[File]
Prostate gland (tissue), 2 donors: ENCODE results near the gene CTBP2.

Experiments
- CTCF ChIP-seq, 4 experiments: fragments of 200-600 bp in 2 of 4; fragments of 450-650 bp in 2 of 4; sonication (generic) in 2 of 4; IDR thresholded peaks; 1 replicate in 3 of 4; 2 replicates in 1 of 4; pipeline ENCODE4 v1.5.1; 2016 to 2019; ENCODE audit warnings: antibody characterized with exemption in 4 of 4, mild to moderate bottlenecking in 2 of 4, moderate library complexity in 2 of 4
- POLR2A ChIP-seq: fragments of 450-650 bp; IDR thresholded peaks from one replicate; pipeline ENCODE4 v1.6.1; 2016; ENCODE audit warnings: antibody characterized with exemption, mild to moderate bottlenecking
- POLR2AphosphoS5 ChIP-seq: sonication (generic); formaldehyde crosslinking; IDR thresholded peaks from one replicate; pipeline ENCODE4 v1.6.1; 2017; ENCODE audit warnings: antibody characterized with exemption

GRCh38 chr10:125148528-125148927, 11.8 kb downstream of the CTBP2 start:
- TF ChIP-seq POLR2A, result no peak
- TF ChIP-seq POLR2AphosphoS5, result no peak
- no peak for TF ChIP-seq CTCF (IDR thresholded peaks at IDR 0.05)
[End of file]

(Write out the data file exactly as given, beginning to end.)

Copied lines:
Prostate gland (tissue), 2 donors: ENCODE results near the gene CTBP2.

Experiments
- CTCF ChIP-seq, 4 experiments: fragments of 200-600 bp in 2 of 4; fragments of 450-650 bp in 2 of 4; sonication (generic) in 2 of 4; IDR thresholded peaks; 1 replicate in 3 of 4; 2 replicates in 1 of 4; pipeline ENCODE4 v1.5.1; 2016 to 2019; ENCODE audit warnings: antibody characterized with exemption in 4 of 4, mild to moderate bottlenecking in 2 of 4, moderate library complexity in 2 of 4
- POLR2A ChIP-seq: fragments of 450-650 bp; IDR thresholded peaks from one replicate; pipeline ENCODE4 v1.6.1; 2016; ENCODE audit warnings: antibody characterized with exemption, mild to moderate bottlenecking
- POLR2AphosphoS5 ChIP-seq: sonication (generic); formaldehyde crosslinking; IDR thresholded peaks from one replicate; pipeline ENCODE4 v1.6.1; 2017; ENCODE audit warnings: antibody characterized with exemption

GRCh38 chr10:125148528-125148927, 11.8 kb downstream of the CTBP2 start:
- TF ChIP-seq POLR2A, result no peak
- TF ChIP-seq POLR2AphosphoS5, result no peak
- no peak for TF ChIP-seq CTCF (IDR thresholded peaks at IDR 0.05)